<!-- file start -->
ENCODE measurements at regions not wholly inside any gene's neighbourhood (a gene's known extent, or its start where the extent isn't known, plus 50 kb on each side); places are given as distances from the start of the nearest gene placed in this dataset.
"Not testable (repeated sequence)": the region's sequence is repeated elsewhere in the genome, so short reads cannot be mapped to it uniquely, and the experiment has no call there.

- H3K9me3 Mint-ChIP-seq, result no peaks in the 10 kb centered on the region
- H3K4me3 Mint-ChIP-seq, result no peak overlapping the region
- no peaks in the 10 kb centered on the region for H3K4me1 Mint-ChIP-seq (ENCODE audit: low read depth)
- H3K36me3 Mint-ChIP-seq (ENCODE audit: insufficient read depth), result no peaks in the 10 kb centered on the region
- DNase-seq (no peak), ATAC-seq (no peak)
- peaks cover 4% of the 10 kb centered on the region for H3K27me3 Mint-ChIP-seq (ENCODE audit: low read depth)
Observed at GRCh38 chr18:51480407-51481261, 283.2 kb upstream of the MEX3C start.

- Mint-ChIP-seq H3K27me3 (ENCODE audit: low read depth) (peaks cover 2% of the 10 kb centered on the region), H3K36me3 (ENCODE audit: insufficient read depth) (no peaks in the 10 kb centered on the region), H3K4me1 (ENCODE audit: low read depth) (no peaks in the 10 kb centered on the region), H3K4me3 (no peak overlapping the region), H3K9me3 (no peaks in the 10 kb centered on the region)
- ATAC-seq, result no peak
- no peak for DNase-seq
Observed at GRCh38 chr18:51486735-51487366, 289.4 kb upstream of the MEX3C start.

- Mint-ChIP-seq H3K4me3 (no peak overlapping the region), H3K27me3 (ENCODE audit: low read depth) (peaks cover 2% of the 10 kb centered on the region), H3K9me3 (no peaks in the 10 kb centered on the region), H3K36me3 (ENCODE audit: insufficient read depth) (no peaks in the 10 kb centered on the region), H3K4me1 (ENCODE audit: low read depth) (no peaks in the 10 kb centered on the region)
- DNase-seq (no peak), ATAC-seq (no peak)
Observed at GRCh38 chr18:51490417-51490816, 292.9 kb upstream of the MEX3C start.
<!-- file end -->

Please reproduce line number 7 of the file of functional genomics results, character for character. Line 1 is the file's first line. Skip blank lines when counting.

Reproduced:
- DNase-seq (no peak), ATAC-seq (no peak)